Prop. 15 protects homeowners, supports schools
Concerning the Calmatters Commentary of Sept. 22, I would like to share an insight from my personal experience. When I was working in the state Legislature briefly in the 70s one of the hot issues was the growing property tax burden for residential homes caused by a rapid rise in housing values which were then assessed at “market value.” People on fixed incomes were losing their homes as the tax bill jumped each year.
Among some members of the Legislature there was discussion of a proposal to ease the burden on homeowners by enacting a “split roll” tax policy that would maintain the “market value” assessment for commercial or income property and place a cap on the yearly assessment of residential property. This seemed to me at the time to be a fair and reasonable solution; property that produces income should be treated differently from one’s home.
Roaming the halls of the Legislature was a lobbyist for the California Rental Owners Association, Howard Jarvis, who sought to forestall such a solution with a campaign for an initiative that became Proposition 13. Proposition 15 on the November ballot does not destroy Prop. 13; it preserves the protections for homeowners that law provides while offering much needed financial support for schools and colleges. Vote YES on PROP. 15.
Harris' rigorous questioning defended
A recent letter writer expressed shock at Kamala Harris’ rigorous questioning during hearings for Brett Kavanaugh’s appointment to the Supreme Court. Kavanaugh was applying for a lifelong appointment to the highest court in the land when Congress became aware of allegations of sexual assault.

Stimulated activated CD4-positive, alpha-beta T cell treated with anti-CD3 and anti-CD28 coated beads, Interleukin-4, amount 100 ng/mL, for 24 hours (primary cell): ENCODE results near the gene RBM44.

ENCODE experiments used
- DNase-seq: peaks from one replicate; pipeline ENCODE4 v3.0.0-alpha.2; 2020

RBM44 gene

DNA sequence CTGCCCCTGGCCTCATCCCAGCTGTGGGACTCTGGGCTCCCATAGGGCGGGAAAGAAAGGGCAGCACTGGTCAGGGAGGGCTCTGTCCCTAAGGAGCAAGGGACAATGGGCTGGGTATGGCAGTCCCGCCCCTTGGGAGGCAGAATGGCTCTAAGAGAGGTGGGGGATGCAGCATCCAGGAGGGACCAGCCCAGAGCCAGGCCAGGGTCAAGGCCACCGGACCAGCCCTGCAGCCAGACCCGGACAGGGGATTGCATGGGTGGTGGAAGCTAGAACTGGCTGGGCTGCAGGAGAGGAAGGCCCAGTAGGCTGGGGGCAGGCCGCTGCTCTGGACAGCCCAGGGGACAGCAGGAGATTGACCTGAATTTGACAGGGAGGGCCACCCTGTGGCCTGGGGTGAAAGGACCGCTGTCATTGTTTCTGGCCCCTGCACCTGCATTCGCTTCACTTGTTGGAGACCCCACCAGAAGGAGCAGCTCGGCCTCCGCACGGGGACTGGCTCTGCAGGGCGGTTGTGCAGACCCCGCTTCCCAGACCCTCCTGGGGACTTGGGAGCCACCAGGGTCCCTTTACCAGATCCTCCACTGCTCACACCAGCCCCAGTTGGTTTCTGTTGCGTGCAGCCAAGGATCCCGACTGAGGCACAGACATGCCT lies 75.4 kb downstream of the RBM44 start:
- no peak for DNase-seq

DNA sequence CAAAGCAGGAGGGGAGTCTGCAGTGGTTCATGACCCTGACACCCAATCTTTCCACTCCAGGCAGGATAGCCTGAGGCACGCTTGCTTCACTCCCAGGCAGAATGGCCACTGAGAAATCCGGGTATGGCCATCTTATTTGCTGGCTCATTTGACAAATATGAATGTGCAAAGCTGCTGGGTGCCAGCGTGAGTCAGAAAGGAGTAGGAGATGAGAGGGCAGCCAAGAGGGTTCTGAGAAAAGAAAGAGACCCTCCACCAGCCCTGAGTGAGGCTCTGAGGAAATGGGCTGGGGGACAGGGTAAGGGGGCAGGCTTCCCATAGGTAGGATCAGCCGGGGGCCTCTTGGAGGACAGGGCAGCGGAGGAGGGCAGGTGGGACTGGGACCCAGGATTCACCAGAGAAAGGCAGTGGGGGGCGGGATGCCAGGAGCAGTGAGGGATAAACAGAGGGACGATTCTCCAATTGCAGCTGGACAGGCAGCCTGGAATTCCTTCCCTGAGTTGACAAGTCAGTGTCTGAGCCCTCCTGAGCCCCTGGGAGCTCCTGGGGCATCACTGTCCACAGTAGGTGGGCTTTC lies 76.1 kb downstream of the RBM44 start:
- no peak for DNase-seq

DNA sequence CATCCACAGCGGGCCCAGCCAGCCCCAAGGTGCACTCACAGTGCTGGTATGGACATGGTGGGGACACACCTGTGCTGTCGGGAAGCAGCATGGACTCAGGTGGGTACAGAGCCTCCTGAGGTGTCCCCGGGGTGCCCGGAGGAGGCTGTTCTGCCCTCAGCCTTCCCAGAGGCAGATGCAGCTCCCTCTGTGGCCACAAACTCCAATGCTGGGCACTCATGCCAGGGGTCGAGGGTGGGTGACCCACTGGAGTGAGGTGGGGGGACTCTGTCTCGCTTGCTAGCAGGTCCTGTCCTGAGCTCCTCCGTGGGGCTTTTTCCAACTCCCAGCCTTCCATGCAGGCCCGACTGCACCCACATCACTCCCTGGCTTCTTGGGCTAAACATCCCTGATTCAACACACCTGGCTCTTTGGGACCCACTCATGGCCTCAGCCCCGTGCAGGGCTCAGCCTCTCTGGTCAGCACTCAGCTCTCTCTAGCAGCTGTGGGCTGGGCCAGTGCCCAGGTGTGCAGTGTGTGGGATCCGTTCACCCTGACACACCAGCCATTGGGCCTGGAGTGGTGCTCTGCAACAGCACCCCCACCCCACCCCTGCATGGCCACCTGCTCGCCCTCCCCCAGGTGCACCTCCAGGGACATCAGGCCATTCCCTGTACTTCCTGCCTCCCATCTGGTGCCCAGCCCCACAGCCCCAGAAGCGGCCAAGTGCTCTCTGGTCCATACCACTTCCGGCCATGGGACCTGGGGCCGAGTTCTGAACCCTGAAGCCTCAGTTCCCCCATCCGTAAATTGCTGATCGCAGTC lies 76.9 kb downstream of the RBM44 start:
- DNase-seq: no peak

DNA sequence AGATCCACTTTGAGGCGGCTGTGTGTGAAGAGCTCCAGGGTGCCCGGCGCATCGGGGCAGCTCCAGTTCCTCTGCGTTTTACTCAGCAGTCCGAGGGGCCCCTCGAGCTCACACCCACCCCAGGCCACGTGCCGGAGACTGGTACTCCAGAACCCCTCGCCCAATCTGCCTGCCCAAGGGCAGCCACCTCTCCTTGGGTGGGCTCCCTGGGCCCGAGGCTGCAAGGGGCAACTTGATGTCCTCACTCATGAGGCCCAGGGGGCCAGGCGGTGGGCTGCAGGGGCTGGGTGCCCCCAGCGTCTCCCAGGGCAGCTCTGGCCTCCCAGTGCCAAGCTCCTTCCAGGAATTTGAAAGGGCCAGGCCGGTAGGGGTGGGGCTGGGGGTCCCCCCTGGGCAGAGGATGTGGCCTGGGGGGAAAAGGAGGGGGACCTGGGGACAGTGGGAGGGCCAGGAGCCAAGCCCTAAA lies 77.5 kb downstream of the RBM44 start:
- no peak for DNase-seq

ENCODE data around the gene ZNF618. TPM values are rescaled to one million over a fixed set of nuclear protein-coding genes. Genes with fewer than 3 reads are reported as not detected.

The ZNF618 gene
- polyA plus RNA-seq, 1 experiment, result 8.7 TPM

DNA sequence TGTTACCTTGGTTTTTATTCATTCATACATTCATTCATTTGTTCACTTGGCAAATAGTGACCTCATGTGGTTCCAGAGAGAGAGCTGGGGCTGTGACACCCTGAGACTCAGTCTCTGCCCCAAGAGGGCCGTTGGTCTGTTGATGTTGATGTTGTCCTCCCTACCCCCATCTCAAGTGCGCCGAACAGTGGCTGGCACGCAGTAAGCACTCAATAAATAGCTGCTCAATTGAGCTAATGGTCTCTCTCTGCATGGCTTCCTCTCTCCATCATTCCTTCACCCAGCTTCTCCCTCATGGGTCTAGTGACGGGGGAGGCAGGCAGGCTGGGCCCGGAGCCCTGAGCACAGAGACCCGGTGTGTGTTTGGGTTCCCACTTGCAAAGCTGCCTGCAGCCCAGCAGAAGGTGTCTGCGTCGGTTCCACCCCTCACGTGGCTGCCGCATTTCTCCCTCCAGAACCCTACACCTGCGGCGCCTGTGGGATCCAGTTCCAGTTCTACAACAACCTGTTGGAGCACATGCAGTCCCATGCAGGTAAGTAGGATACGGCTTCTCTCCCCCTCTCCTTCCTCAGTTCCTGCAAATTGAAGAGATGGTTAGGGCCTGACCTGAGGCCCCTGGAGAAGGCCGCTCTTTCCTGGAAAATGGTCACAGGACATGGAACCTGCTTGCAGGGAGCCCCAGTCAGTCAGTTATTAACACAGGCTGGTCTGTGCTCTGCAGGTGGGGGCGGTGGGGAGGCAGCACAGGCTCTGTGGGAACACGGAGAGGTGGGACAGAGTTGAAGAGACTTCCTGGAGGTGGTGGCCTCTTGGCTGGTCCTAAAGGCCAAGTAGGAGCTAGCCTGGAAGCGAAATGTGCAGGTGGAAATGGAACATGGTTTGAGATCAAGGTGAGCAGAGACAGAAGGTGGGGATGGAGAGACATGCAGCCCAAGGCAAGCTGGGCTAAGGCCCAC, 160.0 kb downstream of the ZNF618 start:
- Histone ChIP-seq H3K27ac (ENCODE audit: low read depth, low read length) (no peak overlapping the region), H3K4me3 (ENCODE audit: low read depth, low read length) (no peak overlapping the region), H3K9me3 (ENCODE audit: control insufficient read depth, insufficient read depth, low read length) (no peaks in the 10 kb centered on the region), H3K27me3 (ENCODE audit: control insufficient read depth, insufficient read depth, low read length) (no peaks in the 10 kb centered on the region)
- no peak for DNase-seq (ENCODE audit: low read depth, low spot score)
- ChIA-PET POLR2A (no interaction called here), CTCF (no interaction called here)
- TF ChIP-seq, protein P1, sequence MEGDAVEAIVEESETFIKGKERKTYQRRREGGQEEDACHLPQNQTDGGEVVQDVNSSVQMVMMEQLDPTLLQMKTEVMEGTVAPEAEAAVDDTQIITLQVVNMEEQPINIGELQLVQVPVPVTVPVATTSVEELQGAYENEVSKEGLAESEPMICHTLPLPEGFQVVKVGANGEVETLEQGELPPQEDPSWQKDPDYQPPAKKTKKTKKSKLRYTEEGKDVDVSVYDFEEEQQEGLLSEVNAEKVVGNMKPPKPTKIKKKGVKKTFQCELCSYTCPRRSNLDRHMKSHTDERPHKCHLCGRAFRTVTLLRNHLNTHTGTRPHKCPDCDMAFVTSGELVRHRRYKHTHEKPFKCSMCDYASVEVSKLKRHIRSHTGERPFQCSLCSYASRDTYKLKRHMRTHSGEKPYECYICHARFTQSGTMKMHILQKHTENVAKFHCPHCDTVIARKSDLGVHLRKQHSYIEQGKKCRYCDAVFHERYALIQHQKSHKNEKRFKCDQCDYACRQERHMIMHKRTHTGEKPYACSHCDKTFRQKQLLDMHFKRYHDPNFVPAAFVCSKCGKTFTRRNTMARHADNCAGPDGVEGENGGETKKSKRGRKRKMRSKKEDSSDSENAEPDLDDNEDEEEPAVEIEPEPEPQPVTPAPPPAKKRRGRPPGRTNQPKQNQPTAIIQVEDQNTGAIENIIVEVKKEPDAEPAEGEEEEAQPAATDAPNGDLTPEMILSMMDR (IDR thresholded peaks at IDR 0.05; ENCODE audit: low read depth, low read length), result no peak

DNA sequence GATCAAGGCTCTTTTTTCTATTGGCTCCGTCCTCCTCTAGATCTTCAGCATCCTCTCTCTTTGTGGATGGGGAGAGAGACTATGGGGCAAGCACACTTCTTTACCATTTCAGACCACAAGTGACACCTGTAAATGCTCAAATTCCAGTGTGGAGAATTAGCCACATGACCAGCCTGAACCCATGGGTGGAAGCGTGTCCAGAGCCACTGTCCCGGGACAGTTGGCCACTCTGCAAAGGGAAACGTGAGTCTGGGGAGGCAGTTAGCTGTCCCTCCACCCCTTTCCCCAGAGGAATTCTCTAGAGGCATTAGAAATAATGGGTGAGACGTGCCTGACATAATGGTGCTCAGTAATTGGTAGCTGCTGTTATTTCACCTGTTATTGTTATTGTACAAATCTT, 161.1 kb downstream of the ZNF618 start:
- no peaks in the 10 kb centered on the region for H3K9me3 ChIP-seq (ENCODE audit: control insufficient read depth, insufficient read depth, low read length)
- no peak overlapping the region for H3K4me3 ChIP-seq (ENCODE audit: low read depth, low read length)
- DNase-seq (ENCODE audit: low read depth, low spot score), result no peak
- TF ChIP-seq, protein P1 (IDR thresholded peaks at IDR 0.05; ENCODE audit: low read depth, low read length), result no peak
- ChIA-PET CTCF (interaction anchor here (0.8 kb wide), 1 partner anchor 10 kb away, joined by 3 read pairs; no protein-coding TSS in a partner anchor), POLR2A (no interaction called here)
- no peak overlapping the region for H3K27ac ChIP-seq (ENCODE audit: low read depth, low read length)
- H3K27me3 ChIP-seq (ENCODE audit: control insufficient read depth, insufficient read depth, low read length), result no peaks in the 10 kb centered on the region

Should Harris have treated this issue with less seriousness than we would expect if our own wife or daughter reported this rape? Would we feel sorry for the rapist's family? Would we want less then the most rigorous examination of the facts? My guess is most of us would want someone as smart and determined as Senator Harris to consider our loved one’s case.
Rape is one of the hardest crimes to prosecute because there are rarely any witnesses who are not complicit. False claims of rape are extremely rare (about 5%) and most rapes go unreported because they are so hard to prove. If a woman does report a rape she risks being dragged through the mud and made to feel that she is somehow complicit in the crime -- she had one drink too many and now has morning-after regret or she is lying for revenge, or personal gain.
None of these ridiculous tropes have any validity or any legal standing but they continue to hold an unspoken legitimacy in our culture. There is usually no upside for a woman to report rape; it is an act of courage. I’m sure Cristine Blasey Ford knew this. As a wife, mother, respected professor and Stanford University researcher she had nothing to gain by telling her story. On the contrary, she was willing to put herself at considerable risk because she understood the importance of honesty and integrity in this high position.
As a very young woman I was a victim of rape and I lacked the courage to report it. I was convinced that I would end up on the losing side of this witness-less crime and ultimately feel humiliated all over again. I wish now that I had had Dr. Ford's strength and Kamala Harris' advocacy 50 years ago. They make women everywhere stronger and safer.
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